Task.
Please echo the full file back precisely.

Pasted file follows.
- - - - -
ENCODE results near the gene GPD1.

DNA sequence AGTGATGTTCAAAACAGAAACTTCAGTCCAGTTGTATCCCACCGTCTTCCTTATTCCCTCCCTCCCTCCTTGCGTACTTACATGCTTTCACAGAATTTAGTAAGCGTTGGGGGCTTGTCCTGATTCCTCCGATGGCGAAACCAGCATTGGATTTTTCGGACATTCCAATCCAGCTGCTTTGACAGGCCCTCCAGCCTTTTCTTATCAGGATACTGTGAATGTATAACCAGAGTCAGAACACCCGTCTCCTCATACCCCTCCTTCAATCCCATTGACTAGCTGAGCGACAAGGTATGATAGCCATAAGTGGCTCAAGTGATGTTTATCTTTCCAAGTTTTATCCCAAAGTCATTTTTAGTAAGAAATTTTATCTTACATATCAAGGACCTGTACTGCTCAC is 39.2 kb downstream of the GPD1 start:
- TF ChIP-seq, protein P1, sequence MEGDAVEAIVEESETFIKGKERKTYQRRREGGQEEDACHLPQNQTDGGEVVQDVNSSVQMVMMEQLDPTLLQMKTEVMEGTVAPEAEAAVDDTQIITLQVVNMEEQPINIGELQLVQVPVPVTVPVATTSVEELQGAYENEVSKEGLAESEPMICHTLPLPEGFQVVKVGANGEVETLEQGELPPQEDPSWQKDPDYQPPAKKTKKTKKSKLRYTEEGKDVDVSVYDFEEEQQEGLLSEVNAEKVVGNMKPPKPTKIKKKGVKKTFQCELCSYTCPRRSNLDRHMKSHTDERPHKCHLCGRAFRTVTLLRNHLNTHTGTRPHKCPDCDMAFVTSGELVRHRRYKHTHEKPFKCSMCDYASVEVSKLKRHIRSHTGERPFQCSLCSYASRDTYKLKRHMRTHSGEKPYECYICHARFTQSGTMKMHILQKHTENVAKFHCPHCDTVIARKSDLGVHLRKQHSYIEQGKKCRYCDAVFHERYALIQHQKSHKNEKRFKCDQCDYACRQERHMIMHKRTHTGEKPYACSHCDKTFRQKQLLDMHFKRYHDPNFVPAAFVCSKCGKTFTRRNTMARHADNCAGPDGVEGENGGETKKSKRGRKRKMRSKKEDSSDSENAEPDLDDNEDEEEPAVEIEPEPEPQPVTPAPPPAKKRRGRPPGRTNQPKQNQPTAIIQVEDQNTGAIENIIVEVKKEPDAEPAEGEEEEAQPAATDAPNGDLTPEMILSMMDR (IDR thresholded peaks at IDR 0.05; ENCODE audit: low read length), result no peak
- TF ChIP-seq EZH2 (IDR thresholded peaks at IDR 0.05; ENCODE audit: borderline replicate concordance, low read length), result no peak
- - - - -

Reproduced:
ENCODE results near the gene GPD1.

DNA sequence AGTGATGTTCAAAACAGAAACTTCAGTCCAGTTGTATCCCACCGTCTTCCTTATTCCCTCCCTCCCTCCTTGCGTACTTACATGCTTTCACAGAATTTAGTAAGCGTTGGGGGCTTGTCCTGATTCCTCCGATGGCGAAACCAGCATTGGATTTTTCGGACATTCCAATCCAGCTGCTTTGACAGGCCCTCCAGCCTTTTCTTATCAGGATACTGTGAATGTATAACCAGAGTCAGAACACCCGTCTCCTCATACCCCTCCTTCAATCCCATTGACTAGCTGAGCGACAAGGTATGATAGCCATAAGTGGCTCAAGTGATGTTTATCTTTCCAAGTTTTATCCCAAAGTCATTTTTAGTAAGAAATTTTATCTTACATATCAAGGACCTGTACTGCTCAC is 39.2 kb downstream of the GPD1 start:
- TF ChIP-seq, protein P1, sequence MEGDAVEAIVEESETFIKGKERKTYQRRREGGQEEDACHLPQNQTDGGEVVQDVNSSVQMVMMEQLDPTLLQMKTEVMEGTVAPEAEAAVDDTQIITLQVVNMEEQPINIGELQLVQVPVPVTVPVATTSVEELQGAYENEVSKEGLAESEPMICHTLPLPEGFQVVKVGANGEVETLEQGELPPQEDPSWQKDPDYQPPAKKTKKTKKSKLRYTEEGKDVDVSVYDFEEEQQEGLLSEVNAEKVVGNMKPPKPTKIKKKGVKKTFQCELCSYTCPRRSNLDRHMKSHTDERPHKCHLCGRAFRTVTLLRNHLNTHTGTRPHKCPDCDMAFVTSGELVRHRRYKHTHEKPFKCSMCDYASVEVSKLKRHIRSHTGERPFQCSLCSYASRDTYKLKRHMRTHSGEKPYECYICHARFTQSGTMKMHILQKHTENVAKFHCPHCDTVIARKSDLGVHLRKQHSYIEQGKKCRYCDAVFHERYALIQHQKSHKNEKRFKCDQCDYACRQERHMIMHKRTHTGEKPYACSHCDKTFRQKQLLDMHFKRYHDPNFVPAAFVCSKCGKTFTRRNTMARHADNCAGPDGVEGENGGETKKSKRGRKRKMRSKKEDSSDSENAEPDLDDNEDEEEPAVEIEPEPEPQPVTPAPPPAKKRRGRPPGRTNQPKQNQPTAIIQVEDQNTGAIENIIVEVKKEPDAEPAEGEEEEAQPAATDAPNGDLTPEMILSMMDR (IDR thresholded peaks at IDR 0.05; ENCODE audit: low read length), result no peak
- TF ChIP-seq EZH2 (IDR thresholded peaks at IDR 0.05; ENCODE audit: borderline replicate concordance, low read length), result no peak